Croque-Monsieur with Analiese Gregory
Words by Maggie Scardifield
Images by Luke Burgess
Analiese Gregory's toasted-sandwich game is stronger than most. The Franklin chef will prepare and glaze a whole Christmas ham "just for sandwiches," and has rigid rules about what moment, and which side of the bread, to butter. "My mum was half Chinese and as a kid growing up in New Zealand, I hated sandwiches," she says. "They were dry and gross and it wasn't until I moved to France that I was like, 'wow, these can be amazing things.' We just did them really badly."
Gregory’s had some practise with a Breville sandwich press. During her five years as sous chef to Peter Gilmore at Quay Restaurant, she’d make upwards of 30 toasted sandwiches each night for the staff. “You get so much adrenaline during service that you’re always hungry when the shift ends,” says Gregory. “I went on bit of a toastie bender and every week I started making a different one.”
Gregory’s obsession grew so strong, and her experiments with truffled salami, ’nduja and ham glazes so frequent, that when she opened Bar Brosé in Sydney’s Darlinghurst, her “late-night sandwich” – a toastie of ’nduja, pineapple-glazed ham and crème fraîche – became one of the most popular dishes on the menu.
THE RECIPEGregory discovered her love of croque-monsieur, specifically, when she moved to Paris at age 20. "I couldn't believe how much better they were than in London or New Zealand." The secret, she says, is making sure you have a good amount of moisture in the sandwich. In place of specialised bread like the French pain de mie or a brioche ("it's really good, but adds an extra fucking layer of richness that you probably don't need," she laughs), opt for a good sourdough. As for the inside? Comte is Gregory's number one sandwich cheese (the obsession began in France, after all) but now that she calls Tasmania home, a Pyengana cheddar or Heidi Farm Gruyere are both great alternatives. "Just always grate the cheese because it melts better. And on one side do bechamel, on the other side cr__me fra__che. It makes all the difference."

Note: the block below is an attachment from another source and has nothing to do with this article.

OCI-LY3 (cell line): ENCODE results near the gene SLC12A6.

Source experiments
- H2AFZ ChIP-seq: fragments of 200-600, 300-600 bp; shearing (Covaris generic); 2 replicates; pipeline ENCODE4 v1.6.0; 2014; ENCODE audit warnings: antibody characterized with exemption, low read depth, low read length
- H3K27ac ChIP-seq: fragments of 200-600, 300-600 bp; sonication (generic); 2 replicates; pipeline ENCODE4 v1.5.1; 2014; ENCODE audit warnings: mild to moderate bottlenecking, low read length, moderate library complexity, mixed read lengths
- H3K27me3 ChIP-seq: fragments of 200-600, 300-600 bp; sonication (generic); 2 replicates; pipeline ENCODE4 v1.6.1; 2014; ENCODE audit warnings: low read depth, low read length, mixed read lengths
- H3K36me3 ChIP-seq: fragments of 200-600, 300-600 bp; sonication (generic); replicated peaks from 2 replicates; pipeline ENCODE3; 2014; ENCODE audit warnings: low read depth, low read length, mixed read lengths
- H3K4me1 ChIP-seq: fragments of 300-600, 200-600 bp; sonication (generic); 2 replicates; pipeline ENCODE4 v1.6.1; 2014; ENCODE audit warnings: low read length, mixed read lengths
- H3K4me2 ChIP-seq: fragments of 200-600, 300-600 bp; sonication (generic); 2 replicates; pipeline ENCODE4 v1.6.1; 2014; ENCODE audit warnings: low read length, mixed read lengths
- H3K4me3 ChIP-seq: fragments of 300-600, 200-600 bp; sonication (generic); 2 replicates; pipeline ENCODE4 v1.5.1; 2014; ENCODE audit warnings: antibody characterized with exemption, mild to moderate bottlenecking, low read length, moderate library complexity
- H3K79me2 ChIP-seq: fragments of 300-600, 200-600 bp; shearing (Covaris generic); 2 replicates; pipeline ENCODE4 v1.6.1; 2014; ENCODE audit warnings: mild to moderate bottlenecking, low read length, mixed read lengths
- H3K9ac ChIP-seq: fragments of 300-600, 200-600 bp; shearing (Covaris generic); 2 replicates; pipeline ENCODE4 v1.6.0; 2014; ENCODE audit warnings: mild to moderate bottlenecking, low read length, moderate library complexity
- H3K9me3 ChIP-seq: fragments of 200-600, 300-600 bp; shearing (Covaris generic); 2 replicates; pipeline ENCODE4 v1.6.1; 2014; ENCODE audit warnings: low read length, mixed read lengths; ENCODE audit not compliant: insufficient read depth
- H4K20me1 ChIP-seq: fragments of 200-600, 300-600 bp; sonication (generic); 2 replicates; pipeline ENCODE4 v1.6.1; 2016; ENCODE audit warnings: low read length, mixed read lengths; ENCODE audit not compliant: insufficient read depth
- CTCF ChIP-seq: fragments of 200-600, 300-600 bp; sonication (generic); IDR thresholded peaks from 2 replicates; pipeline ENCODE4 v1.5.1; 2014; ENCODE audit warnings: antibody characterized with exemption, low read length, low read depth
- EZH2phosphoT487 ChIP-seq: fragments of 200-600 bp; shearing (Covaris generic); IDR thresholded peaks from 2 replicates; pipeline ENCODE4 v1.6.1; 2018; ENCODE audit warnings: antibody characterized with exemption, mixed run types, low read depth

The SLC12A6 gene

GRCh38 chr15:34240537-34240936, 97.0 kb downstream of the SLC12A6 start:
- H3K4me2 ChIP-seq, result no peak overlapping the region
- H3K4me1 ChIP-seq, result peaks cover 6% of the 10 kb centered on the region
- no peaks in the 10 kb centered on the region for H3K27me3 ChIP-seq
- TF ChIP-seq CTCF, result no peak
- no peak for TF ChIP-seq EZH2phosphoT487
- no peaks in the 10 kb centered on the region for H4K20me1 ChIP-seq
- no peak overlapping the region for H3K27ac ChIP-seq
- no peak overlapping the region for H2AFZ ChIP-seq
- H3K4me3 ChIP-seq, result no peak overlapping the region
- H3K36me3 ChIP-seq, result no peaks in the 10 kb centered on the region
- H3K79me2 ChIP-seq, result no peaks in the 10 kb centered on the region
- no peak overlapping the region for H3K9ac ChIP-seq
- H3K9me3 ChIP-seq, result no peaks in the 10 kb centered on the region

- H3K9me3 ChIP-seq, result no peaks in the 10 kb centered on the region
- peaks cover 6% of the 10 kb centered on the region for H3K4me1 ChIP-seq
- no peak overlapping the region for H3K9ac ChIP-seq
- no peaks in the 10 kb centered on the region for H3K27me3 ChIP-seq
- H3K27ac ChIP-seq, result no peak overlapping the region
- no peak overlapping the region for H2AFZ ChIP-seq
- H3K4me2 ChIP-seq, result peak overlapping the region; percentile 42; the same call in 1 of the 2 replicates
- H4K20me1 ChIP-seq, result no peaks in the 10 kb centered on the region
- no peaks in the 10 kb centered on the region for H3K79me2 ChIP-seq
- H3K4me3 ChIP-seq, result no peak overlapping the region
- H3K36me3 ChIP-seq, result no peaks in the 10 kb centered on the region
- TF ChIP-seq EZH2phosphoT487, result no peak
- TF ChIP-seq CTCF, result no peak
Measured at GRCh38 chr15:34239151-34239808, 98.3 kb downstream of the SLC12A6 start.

For the béchamel
50 gm unsalted butter
60 gm plain flour
400ml full fat milk
Salt and pepper, to taste
For the sandwich
2 thick slices white sourdough bâtard or pain de mie (approx 1.5cm width)
10gm crème fraîche
2 thick slices non-processed leg ham, off the bone
1 tbsp Stout mustard, plus extra to serve. (Gregory makes her own, but Ross O’Meara from Bruny Island Food has some great recipes you can find online.)
40gm béchamel sauce
25gm Comté, Pyengana cheddar or Heidi Farm Gruyere, finely grated
15gm unsalted butter
Melt the butter in a pot over medium heat. Add the flour and cook out to a lightly browned roux. Gradually stir in milk, little by little, mixing well after every addition to ensure a smooth sauce. Leave on low heat for 10 minutes, stirring to prevent sticking. Season with salt and pepper. Reserve in a container with paper on top of the sauce to prevent a skin forming. Allow to cool before refrigerating.
Place bread on bench and on one side of the bread, spread thickly with crème fraîche, then add the ham and mustard. Season to taste. On the other side, spread thickly with béchamel, then add the cheese and sandwich the two bread slices together. Butter both sides of the sandwich generously. In a heavy skillet or fry pan, fry sandwich until bread is golden (approx 2-3 minutes on each side). Serve immediately with a pour-over coffee or Aeropress. Or if it’s later in the day? Wine.